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Fletcher GCSB Change manager – and QLD

Written By: - Date published: 10:38 am, April 5th, 2013 - 84 comments
Categories: accountability, australian politics, corruption, john key, Spying - Tags: , , , ,

Yesterday, Iain Rennie as reported by Brent Edwards on RNZ responded to criticisms of Ian Fletcher’s appointment as head of the GCSB. 

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.  Later on Campbell Live Rennie did a very good job in damping down criticism of Key’s intervention in the appointment.  Rennie shifted the focus from Key to himself, in keeping with his brief to be non-political.

Campbell started by quoting from the SSC website about Rennie’s role.

The current office of State Services Commissioner descends directly from that of the Public Service Commission. The Public Service Commission was established in 1912 to employ all public servants, so protecting the Public Service from political interference and enabling the preservation of the political neutrality of the Public Service.

Campbell then said that Rennie thought Key’s role in the appointment process didn’t amount to political interference.

Rennie showed himself to be very adept at avoiding political statements.  For instance, Campbell asked about whether Fletcher’s background in intellectual property made him a good person to be dealing with intellectual property issues re-Dotcom and TPP. Rennie replied that was not in his (Rennie’s) mind when he was considering Fletcher for the GCSB job. Rennie claimed Fletcher was the ideal person to manage the required changes to GCSB. But, that doesn’t mean the intellectual property issue wasn’t forefront in Key’s mind.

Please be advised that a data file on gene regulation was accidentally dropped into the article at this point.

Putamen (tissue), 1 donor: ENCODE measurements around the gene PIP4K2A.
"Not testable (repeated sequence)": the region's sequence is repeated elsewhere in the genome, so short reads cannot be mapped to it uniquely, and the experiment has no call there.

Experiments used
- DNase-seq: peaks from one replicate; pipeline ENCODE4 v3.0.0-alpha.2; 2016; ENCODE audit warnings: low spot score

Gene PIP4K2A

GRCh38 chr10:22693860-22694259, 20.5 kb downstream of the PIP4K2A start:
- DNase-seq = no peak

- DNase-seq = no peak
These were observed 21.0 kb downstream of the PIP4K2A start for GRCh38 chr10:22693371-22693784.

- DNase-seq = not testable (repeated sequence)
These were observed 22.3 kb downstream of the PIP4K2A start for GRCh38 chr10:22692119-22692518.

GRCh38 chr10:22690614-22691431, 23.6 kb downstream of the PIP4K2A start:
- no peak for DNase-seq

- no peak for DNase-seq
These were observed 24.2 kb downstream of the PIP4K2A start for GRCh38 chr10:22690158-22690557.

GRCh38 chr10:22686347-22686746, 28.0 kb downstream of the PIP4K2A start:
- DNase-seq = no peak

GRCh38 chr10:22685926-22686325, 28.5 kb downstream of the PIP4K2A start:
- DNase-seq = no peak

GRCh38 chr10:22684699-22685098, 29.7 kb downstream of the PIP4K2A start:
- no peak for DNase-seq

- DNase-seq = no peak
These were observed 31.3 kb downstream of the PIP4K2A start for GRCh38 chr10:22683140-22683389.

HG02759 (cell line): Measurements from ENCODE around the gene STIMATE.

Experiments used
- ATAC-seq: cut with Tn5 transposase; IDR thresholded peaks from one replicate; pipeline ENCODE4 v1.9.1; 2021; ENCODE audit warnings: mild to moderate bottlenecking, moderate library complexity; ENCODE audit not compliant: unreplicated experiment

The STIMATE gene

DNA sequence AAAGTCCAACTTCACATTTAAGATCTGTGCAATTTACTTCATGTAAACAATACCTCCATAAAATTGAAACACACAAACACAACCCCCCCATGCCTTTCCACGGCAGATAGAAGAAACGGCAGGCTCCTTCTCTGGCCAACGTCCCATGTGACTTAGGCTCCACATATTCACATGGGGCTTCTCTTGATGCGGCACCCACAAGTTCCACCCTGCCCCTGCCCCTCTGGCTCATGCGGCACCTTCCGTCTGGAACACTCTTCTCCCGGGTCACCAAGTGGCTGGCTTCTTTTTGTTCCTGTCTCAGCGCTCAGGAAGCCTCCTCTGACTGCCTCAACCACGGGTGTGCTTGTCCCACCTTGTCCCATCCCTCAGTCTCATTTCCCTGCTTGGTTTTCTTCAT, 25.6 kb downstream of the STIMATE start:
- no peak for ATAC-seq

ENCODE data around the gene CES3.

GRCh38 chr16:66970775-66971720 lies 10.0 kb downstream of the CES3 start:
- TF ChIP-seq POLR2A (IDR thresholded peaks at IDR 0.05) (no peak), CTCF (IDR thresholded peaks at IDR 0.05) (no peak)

I previously made similar connections in relation to Fletcher’s jobs in intellectual property in the UK, in my post: The CV of a Spy Boss.

Last night, on TV3 News, with Key now shown to have been economical with the truth about his intervention in Ian Fletcher’s appointment, resorting to his usual defense – attack Labour.  And further to this, an unnamed government minister extended the defensive attack to Ferguson, claiming an upcoming report will show the GCSB was in a poor state under his watch.

So, this provides the rationale for employing Fletcher to “professionalise” and improve the functioning of the GCSB.  Key and Rennie have referred to Fletcher’s stint as head of Department of Employment, Economic Development and Innovation.

Yet, Fletcher’s term in this job was not without criticism, which cause a certain amount of controversy in the Queensland MSM.  Fletcher’s management of his department was called into question over the health and safety of horses.  In an article in the Courier Mail of 4 November 2011, referred to a  report by Ombudsman Phil Clarke, which had been released the previous day.  This report was quite damning of Fletcher’s department:

The report savaged the Government for systemic failures, including dated laws, poor training and inadequate communication with vets and horse owners….

The report focused on the handling of six Hendra incidents between 2006 and 2009, in which 18 horses died or were destroyed. Two vets died and one vet nurse contracted the virus but lived. The report did not consider later outbreaks.

Fletcher, using the MO of the best defense is attack, was highly critical of the Ombudsman’s report:

THE bureaucrat charged with tackling Hendra virus complained Queensland’s Ombudsman botched a report into the Government’s response to a series of outbreaks.

Department of Employment, Economic Development and Innovation boss Ian Fletcher said the report by Ombudsman Phil Clarke, released yesterday, had inaccuracies and outdated information, quoted officers out of context and misconstrued evidence.

Mr Fletcher admitted there were “lessons to be learnt” but said his department could not be too rigid because it had to adapt to fast-moving and highly variable outbreaks.

Fletcher came under criticism on an another issue, which also was reported in the MSM.  It involved leases to trade headquarters in Los Angeles and Latin America, resulting in unnecessary costs to taxpayers. It shows that Fletcher was criticised for giving inaccurate information to a Queensland government estimates hearing.  According to the Courier Mail of 19 July 2011: